There are 2 primary kinds of spam data you’ve probably seen show up in your Google Analytics reports. In some cases you may not have even realized it was spam:
1. Spam sites in your referral reports
It looks like this:
These are just a few of the hundreds of spam URLs you might see show up – share-buttons.xyz (actually, lots of sites with the .xyz extension), free-social-buttons, free-floating-buttons.com, copyrightclaims.org are some other common ones, but there are soooo many! Those kinds of sites look pretty dodgy from the outset and might ring some alarm bells.
The good folks over at MemberPress (an awesome and powerful membership plugin) were kind enough to allow me to write a post for their blog recently. "3 Actionable Ways To Use Google Analytics" takes a deeper look at what can be…
Figuring out WordPress and getting your website up and running is just the beginning of having a successful site. What happens next is where the real work begins! As a website owner you’ll need to know the fundamentals of online marketing – search engine optimization, conversion optimization and all kinds of other skills to help you generate traffic and business with your site. With Google constantly changing and new developments happening all the time, it’s tough to keep abreast of what’s going on. Here’s a few of my favorite resources for keeping up on online marketing from those who are already finding success.
How To Make Your WordPress Site Conversion Friendly: Part 2 – Effective WordPress Sidebars
Sidebars are one of the best places to put your calls to action. Widgets make your life easy and almost every theme has ’em! But we need to exercise some self-restraint when working with sidebars to make them effective.
Control Your Sidebars!
The reason you need to control your sidebars is so that you can tailor the content based on the area of the site the user is in. Some themes may have already baked in a way for you to choose different sidebars on different pages so that you can have different widgets accordingly. But many have one sidebar that will display the same set of widgets on every area of the site. If you want to get really refined about the conversion process you’ll need more control.
If your theme does not give you a way to choose a different sidebar per page, you need to go grab yourself one of the plugins listed.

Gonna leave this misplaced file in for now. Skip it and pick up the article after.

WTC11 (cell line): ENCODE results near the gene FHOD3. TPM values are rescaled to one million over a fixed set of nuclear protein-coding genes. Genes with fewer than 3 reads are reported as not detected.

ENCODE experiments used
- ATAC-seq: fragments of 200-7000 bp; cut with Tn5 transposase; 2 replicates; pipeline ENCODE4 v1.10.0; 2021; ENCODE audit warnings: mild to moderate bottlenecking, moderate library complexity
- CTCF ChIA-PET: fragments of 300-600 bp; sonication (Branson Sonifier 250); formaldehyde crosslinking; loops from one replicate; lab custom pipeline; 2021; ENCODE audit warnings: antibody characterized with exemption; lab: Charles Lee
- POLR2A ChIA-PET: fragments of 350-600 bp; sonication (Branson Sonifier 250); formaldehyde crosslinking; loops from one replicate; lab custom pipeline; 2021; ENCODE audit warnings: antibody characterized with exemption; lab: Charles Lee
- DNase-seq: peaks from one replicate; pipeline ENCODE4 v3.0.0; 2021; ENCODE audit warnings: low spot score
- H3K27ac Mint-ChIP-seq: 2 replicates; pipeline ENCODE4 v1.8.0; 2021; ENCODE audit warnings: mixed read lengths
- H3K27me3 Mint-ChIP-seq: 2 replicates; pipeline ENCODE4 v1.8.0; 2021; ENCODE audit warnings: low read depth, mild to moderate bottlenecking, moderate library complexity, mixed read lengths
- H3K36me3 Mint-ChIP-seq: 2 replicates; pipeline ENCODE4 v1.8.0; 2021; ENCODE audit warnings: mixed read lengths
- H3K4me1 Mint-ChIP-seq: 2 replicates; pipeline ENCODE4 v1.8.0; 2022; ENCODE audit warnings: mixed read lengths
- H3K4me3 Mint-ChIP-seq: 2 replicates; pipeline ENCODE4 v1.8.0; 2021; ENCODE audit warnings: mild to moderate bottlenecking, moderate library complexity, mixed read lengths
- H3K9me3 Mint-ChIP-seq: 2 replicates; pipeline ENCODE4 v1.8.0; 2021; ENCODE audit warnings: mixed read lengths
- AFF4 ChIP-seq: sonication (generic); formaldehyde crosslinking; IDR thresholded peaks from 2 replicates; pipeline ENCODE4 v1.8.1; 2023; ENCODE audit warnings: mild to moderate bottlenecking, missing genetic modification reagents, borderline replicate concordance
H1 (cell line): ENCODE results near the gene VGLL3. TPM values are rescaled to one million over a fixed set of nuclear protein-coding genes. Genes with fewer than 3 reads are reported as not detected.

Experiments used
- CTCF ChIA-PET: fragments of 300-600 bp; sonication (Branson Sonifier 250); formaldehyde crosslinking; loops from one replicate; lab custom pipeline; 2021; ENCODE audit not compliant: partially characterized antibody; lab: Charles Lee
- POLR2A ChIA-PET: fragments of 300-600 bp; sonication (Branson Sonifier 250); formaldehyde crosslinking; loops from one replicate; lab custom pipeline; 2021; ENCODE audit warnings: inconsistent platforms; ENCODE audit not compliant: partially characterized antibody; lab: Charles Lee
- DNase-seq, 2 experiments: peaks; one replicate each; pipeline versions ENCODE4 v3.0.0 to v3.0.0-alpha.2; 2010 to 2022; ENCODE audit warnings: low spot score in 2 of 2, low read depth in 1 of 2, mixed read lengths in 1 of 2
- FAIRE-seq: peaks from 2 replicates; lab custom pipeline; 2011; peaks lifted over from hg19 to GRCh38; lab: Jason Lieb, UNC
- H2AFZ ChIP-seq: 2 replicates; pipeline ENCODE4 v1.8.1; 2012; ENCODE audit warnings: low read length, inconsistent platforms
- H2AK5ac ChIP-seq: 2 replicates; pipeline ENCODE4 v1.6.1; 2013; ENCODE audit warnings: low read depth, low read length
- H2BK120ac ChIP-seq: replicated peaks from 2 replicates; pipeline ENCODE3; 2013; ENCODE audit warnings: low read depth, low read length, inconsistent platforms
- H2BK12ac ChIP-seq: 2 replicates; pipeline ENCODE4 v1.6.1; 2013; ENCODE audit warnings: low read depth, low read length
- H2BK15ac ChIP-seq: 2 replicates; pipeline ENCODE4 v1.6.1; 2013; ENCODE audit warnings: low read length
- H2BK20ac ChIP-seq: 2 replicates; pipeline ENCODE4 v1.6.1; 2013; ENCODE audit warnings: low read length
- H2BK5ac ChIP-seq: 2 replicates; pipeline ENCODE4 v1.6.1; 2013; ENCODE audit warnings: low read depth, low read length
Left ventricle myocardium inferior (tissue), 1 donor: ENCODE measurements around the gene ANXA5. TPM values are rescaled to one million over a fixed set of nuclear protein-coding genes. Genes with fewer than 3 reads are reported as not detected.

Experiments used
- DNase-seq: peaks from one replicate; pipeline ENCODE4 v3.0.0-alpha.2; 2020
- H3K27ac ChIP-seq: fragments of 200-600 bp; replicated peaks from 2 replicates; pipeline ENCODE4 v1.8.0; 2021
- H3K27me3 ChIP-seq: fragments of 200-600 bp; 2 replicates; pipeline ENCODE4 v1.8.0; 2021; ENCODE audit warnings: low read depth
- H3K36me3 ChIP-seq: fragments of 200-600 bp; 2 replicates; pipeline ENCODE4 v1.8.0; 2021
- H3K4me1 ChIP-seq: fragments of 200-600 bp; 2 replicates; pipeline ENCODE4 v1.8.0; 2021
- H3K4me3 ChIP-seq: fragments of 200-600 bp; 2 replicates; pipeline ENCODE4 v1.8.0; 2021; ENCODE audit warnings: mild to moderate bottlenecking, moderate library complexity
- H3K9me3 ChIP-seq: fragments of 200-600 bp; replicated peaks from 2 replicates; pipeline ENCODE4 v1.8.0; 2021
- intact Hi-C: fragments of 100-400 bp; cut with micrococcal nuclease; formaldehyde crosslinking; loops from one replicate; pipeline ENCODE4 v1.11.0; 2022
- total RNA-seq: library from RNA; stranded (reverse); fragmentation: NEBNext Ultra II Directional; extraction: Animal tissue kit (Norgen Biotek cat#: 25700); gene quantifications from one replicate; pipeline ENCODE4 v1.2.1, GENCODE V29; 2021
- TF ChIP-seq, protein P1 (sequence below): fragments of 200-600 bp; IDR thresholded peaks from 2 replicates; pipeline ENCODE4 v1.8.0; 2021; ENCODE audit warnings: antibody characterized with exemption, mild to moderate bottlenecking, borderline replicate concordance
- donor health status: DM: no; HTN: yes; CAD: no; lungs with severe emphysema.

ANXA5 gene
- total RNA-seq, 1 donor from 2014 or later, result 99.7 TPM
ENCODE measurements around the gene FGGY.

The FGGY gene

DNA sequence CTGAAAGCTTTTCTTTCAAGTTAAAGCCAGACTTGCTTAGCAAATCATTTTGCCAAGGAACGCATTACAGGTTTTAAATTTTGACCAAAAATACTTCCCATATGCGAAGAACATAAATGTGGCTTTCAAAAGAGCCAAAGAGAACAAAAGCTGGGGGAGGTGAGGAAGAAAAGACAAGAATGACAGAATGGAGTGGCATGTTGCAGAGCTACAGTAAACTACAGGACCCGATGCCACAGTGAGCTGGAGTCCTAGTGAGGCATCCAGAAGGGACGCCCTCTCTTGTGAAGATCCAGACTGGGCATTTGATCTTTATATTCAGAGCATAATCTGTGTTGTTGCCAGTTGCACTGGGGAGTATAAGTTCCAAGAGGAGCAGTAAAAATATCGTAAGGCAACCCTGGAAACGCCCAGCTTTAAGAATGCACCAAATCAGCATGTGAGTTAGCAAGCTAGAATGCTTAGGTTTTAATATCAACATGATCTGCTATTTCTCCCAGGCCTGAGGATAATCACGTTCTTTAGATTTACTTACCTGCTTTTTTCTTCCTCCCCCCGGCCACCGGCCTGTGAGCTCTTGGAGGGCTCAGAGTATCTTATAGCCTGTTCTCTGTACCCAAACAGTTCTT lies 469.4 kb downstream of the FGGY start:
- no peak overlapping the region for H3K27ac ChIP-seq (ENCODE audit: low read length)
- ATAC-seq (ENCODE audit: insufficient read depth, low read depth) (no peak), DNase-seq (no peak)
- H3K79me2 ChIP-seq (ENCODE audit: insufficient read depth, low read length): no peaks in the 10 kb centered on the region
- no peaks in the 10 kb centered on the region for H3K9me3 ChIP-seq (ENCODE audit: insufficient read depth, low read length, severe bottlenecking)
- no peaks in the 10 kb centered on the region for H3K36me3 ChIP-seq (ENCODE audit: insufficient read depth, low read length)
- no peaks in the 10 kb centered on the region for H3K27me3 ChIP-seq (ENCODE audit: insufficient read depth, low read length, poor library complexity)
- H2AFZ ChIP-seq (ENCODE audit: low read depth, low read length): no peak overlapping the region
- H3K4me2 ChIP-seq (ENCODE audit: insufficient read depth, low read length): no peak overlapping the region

What Should Go In Sidebars?
Sidebars often become the dumping ground for all the stuff you want people to see but can’t fit anywhere else. But less is more in this case, and more is just…..diluting and confusing. So try to keep sidebars lean and mean. The very top of your sidebar should house the most important elements. What those elements are will vary according to your business, what you are selling (if anything) and what your conversions are (see part 1). Here are some ideas.
Part 1 – Defining Your Conversions and Calls To Action
Mastering the use of WordPress is just one step in making your online presence effective and successful. Your website is going to be in a state of refinement until you’ve really figured out what works and what doesn’t. However, those folks that aren’t designers or developers tend to leave a lot of important decisions about how their website functions up to the developer of whichever theme they’ve purchased, and that’s not always a good thing. For example, just because every theme has a carousel on the homepage, doesn’t mean it’s an effective strategy for your website. Theme developers are trying to sell you a theme, so their objectives are different than yours when presenting a theme demo. Oftentimes people buy into the beautiful presentation of a theme without fully thinking through how it will affect their business goals. Your job is to create a website that has your own objectives in mind – you are going to be guiding your visitors on a path that you have determined.
Google Analytics is a super-powerful tool and most people only scratch the surface. Here’s a few cool features to check out that you may not have discovered yet.
Do You Need A Better Mobile Strategy?
Talk of responsive design, mobile apps, mobile plugins etc are all the buzz right now, but what will be the best strategy for you? If your site is not responsive, will it be worth investing in a responsive design, or should you just use a WordPress plugin to cover your bases?
Well one way to find out is to look at the mobile report within Analytics to see how many people are even trying to access your site from a mobile device. You’ll find this report under the Audience tab on the left. Click on Overview and you’ll see a simple breakdown of how many visits came via desktop vs mobile devices. Currently Analytics doesn’t distinguish between tablets and smartphones – both are ‘mobile’.
Click the pie chart icon on the right to get a nice visualization of what percentage of visitors use a mobile device.